Every time a cowhand dug his boot into the stirrup, he knew that this ride could carry him to trail's end. In real stories told by genuine cowboys, this book captures the everyday perils of the "flinty hoofs and devil horns of an outlaw steer, the crush of a half-ton of fury in the guise of a saddle horse, the snap of a rope pulled taut enough to sever digits. Threats took many forms, all of them sudden, most inescapable—a whooshing arrow or exploding slug, a raging river ready to drag him to the depths, and lightning that rattled bones and deafened if it missed, or came with silent finality if it didn't."
Whether destined to be remembered or forgotten, a cowhand clung to life with all the zeal with which he approached his trade. He was the most loyal of employees, repeatedly putting his neck on the line for a mere dollar a day. Patrick Dearen has brought these reckless and risky adventures to life with colorful stories from interviews with 76 men who cowboyed in the West before 1932 as well as 150 archival interviews and written accounts from as early as the 1870s and well into the mid-twentieth century.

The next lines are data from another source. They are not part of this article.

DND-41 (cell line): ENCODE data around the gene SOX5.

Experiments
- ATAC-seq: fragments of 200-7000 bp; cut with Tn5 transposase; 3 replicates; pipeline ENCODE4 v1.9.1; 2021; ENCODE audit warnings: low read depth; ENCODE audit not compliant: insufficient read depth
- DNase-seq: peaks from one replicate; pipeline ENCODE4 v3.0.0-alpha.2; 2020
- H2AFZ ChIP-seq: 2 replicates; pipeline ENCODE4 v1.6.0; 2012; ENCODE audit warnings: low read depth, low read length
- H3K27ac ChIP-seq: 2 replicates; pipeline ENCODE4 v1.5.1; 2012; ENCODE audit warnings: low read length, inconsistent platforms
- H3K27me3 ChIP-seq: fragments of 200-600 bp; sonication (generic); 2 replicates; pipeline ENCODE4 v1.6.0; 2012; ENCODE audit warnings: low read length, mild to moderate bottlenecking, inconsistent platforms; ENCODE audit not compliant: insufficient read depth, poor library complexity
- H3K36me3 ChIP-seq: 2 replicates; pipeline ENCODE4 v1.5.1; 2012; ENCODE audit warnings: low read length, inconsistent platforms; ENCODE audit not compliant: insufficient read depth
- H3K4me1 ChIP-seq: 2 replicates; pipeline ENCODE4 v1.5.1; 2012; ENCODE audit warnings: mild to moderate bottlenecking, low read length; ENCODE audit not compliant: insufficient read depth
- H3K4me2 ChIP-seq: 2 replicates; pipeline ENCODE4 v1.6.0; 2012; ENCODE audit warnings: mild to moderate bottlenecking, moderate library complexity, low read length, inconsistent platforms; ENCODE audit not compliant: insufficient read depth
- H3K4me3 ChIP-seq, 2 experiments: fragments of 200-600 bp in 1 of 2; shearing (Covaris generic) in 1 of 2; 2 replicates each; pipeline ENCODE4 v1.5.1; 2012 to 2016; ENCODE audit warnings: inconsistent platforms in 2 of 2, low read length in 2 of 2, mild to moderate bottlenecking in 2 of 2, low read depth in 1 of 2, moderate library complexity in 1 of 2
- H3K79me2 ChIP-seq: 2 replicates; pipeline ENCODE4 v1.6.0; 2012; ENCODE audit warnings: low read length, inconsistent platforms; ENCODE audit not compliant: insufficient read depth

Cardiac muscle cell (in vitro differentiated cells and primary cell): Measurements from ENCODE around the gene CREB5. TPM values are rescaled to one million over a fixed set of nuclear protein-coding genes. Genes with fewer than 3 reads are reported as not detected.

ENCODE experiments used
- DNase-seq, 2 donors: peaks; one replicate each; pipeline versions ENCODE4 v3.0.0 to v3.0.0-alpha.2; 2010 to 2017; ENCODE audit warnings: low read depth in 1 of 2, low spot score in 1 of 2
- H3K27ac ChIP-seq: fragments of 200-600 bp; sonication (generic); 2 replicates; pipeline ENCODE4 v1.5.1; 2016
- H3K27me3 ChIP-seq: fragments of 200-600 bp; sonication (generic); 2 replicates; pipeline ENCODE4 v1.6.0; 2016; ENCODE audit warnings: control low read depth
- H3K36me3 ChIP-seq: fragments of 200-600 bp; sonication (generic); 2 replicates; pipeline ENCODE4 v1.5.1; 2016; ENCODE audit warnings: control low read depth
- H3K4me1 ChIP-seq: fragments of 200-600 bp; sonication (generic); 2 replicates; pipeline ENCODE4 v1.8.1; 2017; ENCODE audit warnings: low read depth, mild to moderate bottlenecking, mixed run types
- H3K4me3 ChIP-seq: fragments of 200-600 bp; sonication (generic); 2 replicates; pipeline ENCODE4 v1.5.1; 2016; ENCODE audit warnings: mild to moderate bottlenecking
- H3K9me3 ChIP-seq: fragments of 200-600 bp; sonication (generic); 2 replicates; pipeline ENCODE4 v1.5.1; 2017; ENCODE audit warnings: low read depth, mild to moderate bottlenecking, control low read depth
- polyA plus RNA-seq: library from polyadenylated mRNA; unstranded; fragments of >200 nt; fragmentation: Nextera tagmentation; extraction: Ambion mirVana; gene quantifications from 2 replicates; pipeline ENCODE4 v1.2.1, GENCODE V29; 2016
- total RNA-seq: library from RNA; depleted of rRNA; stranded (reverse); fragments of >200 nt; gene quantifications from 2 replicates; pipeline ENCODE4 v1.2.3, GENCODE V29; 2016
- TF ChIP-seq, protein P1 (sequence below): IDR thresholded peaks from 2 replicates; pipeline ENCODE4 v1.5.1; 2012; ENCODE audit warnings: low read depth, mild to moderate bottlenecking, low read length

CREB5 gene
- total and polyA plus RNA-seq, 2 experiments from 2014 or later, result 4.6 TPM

Author of fourteen books, including eight novels, Patrick Dearen was named a finalist for the Spur Award for the best western novel from the Western Writers of America. He has also published a series of children's novels set on the Western frontier as well as six folklore and history books. Dearen received nine state and national awards in six years as a reporter for two Texas newspapers.